My father’s mother was born into the Abenaki Nation in Peru, New York. There are precious few stories about her: she lived a life behind the scenes, and what memories I do have of her are often painful. Over the years, I’ve been on a quest to deepen my awareness and appreciation for my indigenous roots. In many ways, I’ve tried to honor my grandmother through my work at the Stone Soup Leadership Institute.
My grandmother was a walker: she would walk miles from her home to downtown Montpelier, Vermont to buy groceries. In the summers both sides of my family would gather at their camp on Nelson Pond in Calais, Vermont. People remember my grandmother as a fun-loving, caring person, who stayed mostly in the kitchen. The only photo of us together is of me as a 2-year-old “helping” her with the dishes.
As a 12-year-old, growing up in an all-white community in Massachusetts, I was very curious to know about my family’s roots. My father had fastidiously documented his father’s family tree. He was proud of all the genealogy books filled with colorful stories connected with our family name. However, when my grandmother tried to share stories about her past, my father would hush her. Even at that early age, I saw how my grandmother’s voice was being silenced.
Then when she was 60 years old, she moved from Vermont to live with our large, and growing, family – north of Boston. It was then that I got to know her a little bit, as a person, as an elder. From her, I learned to love the land, and how to work with my hands. She loved to work in our family’s gardens. She quietly taught me how to care for seedlings, how to thoughtfully companion-plant, when to water and when to weed. I helped her by carrying the weeds out to the compost pile. She taught me the joy of seeing a job well done.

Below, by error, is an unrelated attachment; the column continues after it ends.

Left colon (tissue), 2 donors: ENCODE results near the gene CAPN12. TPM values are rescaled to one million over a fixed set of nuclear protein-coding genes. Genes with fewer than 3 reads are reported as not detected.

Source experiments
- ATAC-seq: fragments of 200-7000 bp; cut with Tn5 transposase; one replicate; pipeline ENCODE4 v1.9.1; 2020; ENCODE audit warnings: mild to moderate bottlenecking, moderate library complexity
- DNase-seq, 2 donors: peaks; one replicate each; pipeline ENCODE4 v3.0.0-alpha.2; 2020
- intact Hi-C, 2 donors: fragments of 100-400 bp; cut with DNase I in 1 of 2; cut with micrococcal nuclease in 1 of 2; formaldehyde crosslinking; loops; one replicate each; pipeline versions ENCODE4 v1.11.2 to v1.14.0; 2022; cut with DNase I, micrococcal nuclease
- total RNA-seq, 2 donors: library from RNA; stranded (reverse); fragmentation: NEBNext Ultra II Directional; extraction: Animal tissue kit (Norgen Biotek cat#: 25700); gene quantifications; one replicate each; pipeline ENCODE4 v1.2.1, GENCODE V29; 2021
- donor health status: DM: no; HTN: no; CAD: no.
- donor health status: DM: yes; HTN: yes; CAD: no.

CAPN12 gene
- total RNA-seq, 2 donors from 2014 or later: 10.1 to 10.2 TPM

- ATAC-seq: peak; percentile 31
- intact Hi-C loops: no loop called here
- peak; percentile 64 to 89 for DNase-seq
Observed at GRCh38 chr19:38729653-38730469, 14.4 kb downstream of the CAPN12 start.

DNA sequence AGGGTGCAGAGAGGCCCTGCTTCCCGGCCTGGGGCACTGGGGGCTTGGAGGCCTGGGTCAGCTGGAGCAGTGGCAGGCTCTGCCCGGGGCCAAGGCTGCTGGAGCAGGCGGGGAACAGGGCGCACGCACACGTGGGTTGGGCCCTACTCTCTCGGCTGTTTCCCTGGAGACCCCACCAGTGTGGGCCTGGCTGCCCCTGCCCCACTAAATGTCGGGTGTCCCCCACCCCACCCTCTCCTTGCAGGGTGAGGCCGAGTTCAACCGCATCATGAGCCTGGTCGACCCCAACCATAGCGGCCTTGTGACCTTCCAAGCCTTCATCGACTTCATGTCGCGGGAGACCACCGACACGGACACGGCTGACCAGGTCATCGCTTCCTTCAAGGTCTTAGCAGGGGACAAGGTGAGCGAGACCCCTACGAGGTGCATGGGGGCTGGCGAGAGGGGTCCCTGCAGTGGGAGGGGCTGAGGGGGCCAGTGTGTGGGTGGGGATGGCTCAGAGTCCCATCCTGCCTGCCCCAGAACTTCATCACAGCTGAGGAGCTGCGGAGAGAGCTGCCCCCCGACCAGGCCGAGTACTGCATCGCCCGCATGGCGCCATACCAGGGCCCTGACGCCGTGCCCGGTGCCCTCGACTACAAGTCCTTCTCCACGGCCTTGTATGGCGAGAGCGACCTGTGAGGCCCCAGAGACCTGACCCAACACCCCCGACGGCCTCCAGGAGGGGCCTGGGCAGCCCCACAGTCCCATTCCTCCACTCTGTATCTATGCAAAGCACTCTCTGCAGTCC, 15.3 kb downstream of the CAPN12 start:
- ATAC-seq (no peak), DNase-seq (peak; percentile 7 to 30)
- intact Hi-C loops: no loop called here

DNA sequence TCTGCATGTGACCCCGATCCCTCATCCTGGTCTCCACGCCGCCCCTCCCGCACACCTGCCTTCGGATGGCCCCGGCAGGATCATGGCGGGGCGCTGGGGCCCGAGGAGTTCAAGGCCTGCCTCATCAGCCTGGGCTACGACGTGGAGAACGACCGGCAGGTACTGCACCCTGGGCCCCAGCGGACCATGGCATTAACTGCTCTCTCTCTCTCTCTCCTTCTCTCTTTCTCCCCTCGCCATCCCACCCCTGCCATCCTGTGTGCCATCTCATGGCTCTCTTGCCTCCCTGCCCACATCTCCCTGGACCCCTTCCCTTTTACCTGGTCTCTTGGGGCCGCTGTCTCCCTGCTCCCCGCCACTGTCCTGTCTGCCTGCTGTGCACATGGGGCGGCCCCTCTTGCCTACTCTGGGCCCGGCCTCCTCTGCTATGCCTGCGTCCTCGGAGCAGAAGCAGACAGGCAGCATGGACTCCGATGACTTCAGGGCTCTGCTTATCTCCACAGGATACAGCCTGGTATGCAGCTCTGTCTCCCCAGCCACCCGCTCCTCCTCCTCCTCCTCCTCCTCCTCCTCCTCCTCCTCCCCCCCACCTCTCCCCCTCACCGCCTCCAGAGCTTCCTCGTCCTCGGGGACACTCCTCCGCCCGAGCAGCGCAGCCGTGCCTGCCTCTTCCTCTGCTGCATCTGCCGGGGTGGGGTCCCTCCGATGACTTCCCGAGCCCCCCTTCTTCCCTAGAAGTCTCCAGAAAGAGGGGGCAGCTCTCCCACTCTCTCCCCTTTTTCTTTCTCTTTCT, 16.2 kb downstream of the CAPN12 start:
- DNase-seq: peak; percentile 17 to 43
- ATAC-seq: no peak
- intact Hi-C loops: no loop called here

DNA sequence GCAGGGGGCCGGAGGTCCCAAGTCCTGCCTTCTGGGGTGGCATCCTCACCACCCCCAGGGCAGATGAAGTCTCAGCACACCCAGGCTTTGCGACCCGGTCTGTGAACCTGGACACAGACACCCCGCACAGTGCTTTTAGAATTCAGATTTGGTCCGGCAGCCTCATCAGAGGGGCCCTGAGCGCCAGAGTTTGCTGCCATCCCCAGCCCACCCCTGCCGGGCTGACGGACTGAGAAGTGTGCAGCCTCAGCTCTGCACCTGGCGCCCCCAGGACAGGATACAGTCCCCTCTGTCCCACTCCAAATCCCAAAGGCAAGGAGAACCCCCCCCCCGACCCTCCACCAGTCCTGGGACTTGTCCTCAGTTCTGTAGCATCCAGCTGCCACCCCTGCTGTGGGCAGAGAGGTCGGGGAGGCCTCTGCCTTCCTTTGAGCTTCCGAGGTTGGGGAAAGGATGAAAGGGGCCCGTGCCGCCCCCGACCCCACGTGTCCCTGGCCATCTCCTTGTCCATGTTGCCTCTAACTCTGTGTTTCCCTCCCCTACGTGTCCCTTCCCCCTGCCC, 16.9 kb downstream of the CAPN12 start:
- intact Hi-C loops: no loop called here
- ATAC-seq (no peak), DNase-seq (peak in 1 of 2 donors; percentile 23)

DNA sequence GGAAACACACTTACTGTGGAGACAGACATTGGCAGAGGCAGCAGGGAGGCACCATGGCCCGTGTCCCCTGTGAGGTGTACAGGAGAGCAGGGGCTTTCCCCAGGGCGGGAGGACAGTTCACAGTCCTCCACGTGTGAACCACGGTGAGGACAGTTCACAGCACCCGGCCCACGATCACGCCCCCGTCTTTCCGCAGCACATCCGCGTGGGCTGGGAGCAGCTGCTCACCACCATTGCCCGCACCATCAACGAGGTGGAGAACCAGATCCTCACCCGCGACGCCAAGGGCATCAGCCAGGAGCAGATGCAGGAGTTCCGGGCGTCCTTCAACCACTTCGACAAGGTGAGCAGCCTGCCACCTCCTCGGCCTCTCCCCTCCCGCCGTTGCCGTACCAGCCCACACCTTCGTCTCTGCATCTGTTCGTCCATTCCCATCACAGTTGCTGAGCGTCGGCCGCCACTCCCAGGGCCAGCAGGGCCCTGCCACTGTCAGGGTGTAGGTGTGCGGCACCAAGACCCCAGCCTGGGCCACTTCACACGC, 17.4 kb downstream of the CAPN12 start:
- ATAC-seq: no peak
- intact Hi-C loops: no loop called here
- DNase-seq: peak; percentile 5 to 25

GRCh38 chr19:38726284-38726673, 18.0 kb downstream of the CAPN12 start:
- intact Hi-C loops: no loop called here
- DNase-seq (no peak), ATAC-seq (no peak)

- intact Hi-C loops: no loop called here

The harvesting of the tiny cucumbers was especially fun. She taught me how to make pickles, so we could eat them during the long winter months. They reminded me of the warmth of summer and working in the garden with her. Coming home from school to the smell of her freshly baked bread was warm and welcoming. On Saturdays she taught me how to sew. She showed me how to adjust a pattern so that the fabric would fit well. Initially, when I was in a hurry, the thread would get tangled. She would calmly and carefully get it unstuck so I could finish a new dress in time for Saturday night. I took great pride in being able to make my own clothes.
I first learned about sustainability from my grandmother. She had lived through war, and through severe poverty, so she saved everything. She reused everything, at least once. One of my favorite memories of her is of one Christmas morning when eight of us children were feverishly unwrapping our gifts — and with eight little puppies running around the room. Amongst all this chaos, she quietly collected all of the wrapping paper and ribbons – and saved it for the next year’s events.
In her younger years, she had experienced racism and abuse, and suffered a head injury, which led in her later years to her brain tumor and her epileptic attacks. As a child, it was very scary to see her this way. She’d had two major surgeries that changed her personality and left her often feeling agitated. The noise we kids made when we were playing really bothered her.